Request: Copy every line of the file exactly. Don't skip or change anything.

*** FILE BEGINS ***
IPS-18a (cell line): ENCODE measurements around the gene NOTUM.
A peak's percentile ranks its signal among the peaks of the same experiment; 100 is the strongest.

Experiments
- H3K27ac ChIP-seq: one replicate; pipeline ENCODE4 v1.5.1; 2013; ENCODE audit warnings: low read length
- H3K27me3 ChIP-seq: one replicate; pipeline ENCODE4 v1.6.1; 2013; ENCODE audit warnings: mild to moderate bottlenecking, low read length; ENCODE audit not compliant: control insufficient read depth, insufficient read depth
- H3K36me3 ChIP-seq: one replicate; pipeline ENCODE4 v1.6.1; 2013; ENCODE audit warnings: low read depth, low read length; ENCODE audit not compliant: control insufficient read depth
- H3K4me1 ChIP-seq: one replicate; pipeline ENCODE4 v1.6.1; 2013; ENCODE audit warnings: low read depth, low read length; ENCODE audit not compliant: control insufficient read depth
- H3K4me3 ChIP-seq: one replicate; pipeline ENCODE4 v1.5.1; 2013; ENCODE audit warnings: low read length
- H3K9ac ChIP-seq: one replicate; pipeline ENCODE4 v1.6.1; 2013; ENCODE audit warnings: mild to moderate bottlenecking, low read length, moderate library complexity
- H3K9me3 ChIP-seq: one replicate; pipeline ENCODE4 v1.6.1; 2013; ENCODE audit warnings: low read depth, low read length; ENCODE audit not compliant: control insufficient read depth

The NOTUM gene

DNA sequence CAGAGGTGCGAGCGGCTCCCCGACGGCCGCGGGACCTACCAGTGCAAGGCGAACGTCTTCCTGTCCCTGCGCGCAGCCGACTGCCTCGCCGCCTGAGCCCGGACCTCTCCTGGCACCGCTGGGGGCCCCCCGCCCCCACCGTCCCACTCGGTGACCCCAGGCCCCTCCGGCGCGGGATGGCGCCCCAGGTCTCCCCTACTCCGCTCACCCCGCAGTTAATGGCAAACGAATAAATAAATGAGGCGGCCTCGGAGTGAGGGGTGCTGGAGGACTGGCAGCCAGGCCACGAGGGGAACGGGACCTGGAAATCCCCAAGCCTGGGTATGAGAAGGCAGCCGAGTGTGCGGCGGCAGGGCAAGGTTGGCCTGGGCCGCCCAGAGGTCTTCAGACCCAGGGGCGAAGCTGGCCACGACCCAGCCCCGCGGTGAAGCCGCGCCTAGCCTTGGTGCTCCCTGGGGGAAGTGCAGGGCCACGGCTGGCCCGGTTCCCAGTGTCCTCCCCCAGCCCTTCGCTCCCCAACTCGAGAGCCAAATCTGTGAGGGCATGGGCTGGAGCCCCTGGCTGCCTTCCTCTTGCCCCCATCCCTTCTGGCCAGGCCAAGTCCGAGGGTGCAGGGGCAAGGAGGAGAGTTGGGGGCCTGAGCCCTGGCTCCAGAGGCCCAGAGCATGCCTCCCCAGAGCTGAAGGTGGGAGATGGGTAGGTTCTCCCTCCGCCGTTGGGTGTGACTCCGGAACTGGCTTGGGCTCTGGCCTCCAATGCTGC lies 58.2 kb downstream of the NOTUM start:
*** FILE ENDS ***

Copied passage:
IPS-18a (cell line): ENCODE measurements around the gene NOTUM.
A peak's percentile ranks its signal among the peaks of the same experiment; 100 is the strongest.

Experiments
- H3K27ac ChIP-seq: one replicate; pipeline ENCODE4 v1.5.1; 2013; ENCODE audit warnings: low read length
- H3K27me3 ChIP-seq: one replicate; pipeline ENCODE4 v1.6.1; 2013; ENCODE audit warnings: mild to moderate bottlenecking, low read length; ENCODE audit not compliant: control insufficient read depth, insufficient read depth
- H3K36me3 ChIP-seq: one replicate; pipeline ENCODE4 v1.6.1; 2013; ENCODE audit warnings: low read depth, low read length; ENCODE audit not compliant: control insufficient read depth
- H3K4me1 ChIP-seq: one replicate; pipeline ENCODE4 v1.6.1; 2013; ENCODE audit warnings: low read depth, low read length; ENCODE audit not compliant: control insufficient read depth
- H3K4me3 ChIP-seq: one replicate; pipeline ENCODE4 v1.5.1; 2013; ENCODE audit warnings: low read length
- H3K9ac ChIP-seq: one replicate; pipeline ENCODE4 v1.6.1; 2013; ENCODE audit warnings: mild to moderate bottlenecking, low read length, moderate library complexity
- H3K9me3 ChIP-seq: one replicate; pipeline ENCODE4 v1.6.1; 2013; ENCODE audit warnings: low read depth, low read length; ENCODE audit not compliant: control insufficient read depth

The NOTUM gene

DNA sequence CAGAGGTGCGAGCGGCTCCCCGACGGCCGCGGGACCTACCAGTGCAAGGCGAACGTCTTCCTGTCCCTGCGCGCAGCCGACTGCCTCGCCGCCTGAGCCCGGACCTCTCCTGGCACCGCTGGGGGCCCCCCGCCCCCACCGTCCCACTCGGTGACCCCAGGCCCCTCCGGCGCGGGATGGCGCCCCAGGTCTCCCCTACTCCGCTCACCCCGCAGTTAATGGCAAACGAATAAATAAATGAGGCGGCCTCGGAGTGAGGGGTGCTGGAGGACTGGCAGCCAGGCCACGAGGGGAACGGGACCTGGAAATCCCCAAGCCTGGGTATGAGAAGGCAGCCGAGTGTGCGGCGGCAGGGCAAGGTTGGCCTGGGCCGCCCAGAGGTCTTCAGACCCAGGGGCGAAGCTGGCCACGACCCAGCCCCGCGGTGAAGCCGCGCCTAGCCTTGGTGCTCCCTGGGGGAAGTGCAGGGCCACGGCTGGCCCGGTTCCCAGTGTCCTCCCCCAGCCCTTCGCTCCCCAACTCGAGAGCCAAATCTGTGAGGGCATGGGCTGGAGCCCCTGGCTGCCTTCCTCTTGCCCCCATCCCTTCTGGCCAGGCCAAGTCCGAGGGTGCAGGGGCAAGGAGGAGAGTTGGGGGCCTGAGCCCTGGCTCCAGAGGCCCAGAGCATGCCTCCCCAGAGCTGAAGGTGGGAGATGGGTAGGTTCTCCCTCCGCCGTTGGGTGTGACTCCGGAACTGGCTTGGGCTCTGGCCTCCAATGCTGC lies 58.2 kb downstream of the NOTUM start: